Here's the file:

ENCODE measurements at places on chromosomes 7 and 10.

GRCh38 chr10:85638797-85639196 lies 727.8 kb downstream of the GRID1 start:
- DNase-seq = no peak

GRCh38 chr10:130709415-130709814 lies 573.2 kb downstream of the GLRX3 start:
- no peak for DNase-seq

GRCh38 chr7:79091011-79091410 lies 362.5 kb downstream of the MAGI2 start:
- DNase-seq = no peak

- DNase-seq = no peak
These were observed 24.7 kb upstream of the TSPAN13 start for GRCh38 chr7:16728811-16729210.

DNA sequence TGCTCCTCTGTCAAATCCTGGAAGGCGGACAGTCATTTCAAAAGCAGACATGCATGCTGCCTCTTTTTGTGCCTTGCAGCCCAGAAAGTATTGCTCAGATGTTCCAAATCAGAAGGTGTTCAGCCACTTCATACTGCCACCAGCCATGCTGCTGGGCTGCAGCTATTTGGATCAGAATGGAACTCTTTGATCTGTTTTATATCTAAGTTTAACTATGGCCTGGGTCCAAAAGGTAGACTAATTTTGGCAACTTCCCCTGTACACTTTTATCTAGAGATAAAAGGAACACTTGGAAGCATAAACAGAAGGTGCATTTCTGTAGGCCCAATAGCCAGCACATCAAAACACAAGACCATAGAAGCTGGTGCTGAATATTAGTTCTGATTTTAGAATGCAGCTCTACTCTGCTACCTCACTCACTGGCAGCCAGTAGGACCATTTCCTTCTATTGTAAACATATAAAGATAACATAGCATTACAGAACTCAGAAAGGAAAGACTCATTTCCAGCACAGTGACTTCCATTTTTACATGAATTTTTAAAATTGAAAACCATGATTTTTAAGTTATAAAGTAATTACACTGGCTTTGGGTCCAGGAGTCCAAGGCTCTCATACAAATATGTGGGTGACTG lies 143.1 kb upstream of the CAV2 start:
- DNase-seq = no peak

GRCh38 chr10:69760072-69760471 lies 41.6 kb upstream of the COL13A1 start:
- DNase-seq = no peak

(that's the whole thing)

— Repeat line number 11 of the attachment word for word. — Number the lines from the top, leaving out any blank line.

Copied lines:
- DNase-seq = no peak